Matt Stevens: Lucid

The guitar virtuoso’s ambitious new solo effort.

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Since first gaining attention for his solo, loop-based acoustic guitar playing, Matt Stevens has continued to push himself forward as an artist. Most notably, his Prog-approved outfit The Fierce And The Dead have seen him taking on the role of a rock guitar player, and this dynamic, presumably combined with the experience of touring with bands such as Knifeworld and Trojan Horse, has surely affected his approach on this new record.

Indeed, Lucid more often than not feels like a debut album rather than the fourth record of an established artist. The obvious reason is that this is new ground for Stevens – at least under his own moniker – though it’s also due to the gentle, even playful experimentation found on the record.

Across its 11 tracks, Stevens and his cast of guest musicians – including members of King Crimson, Frost*, Knifeworld, Chrome Hoof and Trojan Horse – dabble in post-rock on Street And Circus, expansive prog on The Bridge, krautrock on the title track and percussive, almost industrial rock in the vein of Nine Inch Nails on Oxymoron. On that opening track a searing, ethereal melody enters above a churning, metallic guitar accompaniment. The guitar backing is remarkable enough as a first introduction to Lucid. Even considering TFATD’s post-rock inclinations, such an all-out, Mogwai-bothering assault is startling.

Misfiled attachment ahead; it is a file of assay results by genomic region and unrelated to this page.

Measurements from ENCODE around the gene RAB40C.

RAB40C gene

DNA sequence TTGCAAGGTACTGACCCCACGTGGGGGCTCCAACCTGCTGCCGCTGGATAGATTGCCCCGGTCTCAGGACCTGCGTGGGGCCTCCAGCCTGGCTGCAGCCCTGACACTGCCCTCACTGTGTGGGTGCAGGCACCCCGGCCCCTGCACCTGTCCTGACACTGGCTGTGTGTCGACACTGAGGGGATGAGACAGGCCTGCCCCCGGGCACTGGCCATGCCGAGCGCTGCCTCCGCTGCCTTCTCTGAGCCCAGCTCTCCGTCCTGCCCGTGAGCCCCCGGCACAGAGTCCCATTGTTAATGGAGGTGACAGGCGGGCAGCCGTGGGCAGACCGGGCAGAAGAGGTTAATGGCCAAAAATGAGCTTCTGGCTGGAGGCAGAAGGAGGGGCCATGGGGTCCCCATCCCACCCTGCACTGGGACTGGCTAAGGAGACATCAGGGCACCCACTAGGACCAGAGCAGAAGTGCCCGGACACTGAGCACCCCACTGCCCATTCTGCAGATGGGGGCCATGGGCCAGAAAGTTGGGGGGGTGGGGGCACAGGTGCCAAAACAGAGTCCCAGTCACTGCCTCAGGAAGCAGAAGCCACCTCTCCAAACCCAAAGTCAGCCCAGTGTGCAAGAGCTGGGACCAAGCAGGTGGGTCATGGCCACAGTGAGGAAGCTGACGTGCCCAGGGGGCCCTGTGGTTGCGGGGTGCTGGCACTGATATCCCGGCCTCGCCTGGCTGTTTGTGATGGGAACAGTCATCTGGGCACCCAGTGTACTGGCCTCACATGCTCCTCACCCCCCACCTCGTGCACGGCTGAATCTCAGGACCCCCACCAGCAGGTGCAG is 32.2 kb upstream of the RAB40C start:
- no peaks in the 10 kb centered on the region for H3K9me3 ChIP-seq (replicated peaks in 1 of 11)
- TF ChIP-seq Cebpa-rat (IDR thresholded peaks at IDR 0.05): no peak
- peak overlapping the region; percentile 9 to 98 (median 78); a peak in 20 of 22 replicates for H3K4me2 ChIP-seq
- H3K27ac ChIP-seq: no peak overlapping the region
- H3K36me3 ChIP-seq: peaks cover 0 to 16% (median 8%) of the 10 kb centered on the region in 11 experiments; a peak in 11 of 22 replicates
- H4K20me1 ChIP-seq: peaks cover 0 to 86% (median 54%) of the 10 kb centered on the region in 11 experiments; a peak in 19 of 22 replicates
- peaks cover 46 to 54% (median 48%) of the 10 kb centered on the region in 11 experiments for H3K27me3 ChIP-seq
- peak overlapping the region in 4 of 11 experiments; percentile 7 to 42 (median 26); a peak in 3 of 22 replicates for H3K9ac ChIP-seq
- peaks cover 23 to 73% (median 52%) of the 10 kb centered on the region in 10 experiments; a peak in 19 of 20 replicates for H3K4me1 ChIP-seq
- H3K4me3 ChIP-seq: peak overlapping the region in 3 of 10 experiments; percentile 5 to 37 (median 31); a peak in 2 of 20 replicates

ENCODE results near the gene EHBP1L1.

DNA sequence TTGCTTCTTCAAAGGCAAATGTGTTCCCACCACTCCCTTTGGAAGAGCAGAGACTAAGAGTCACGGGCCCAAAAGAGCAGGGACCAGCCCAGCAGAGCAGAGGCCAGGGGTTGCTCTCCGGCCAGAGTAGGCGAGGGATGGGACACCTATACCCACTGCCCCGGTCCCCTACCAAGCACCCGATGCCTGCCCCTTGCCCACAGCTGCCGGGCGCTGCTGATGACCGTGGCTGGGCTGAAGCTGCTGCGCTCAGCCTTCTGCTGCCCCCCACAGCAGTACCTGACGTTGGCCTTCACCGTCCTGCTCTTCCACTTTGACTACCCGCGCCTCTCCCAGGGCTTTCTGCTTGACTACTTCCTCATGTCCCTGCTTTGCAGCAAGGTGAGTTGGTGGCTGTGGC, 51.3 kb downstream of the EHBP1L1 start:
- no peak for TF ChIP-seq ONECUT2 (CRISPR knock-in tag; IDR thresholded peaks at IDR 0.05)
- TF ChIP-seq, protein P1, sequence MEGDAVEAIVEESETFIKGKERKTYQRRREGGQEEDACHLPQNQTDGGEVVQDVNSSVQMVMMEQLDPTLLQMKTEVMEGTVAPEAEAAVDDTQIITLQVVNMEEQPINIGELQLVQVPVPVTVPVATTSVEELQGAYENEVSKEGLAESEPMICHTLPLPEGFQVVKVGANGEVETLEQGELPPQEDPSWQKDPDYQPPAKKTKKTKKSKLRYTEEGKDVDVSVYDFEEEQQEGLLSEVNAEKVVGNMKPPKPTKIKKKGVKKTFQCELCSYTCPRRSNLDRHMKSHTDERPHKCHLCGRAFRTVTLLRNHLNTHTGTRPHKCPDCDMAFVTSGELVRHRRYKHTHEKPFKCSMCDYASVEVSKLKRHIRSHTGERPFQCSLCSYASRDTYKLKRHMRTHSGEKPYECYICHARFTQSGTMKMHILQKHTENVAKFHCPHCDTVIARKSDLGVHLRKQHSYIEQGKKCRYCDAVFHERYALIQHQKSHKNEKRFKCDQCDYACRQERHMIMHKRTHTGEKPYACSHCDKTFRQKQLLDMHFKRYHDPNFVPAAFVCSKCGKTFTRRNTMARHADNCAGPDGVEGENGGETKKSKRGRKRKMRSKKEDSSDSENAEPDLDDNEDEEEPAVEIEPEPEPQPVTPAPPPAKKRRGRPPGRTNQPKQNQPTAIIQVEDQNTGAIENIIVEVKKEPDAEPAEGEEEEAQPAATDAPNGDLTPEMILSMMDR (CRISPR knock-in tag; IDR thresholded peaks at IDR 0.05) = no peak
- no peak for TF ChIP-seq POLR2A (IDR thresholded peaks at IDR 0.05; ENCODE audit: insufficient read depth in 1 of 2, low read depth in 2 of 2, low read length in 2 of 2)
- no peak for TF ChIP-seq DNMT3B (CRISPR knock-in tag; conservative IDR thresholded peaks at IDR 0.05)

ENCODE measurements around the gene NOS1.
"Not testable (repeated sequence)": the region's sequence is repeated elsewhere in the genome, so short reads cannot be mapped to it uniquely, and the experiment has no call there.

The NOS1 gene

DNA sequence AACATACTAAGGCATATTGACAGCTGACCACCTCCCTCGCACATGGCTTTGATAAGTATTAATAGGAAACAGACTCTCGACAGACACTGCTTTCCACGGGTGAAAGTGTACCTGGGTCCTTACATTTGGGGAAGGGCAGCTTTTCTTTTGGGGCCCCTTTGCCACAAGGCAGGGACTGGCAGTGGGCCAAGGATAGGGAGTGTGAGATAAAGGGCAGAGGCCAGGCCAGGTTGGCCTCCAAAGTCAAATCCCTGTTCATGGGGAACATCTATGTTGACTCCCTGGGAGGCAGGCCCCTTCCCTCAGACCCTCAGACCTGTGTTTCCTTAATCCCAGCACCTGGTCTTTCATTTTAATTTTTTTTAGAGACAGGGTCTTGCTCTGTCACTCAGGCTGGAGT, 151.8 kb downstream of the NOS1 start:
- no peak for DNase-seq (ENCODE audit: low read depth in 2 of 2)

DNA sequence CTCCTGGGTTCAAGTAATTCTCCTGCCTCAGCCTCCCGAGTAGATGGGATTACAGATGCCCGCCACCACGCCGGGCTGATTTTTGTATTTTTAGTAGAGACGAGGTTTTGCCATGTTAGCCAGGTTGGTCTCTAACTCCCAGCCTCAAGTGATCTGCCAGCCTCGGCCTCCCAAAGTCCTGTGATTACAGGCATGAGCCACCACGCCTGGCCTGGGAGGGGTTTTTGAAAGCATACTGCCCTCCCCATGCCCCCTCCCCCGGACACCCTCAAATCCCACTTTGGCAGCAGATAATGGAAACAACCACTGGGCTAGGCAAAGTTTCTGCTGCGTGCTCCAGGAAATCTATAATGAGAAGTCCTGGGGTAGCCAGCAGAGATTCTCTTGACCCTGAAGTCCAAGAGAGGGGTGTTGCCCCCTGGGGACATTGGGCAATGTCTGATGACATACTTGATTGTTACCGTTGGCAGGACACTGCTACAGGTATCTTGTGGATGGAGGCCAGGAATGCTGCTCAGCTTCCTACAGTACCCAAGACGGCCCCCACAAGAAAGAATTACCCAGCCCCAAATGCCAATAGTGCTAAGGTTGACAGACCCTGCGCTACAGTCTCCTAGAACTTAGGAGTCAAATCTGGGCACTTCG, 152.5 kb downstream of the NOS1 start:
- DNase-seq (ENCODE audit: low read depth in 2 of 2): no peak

Flow, meanwhile, flirts at the genre affectations of math-rock without fully committing to them, and there are also some echoes of Stevens’ previous work on The Other Side and KEA, delicate, finger-picked constructions of unusual arpeggios and chords. The centrepiece of the record is 12-minute piece The Bridge, which also features an echo of Oxymoron’s main melodic motif. In thrall perhaps to recent Sonic Youth or The Century Of Self-era And You Will Know Us By The Trail Of Dead, its furious guitars are another shock to the system.

Coulrophobia, however, is the song on which all the record’s disparate elements come together. Strands of electronics and chiming guitars vie for attention as the layers gradually build before a sudden ebb away. Though one of the shorter tracks here, it’s also the most evocative, and wouldn’t be out of place on Porcupine Tree’s classic In Absentia.

In making this album, Stevens wanted to push himself, stating, “If you’re not going to take risks and try and do something interesting, what’s the point?” Surely he has succeeded. Confounding listeners’ expectations can be jarring, but when done well, it can turn the unexpected into something even more special. Hopefully fans of his previous work will laud Lucid for the artistic boldness it represents.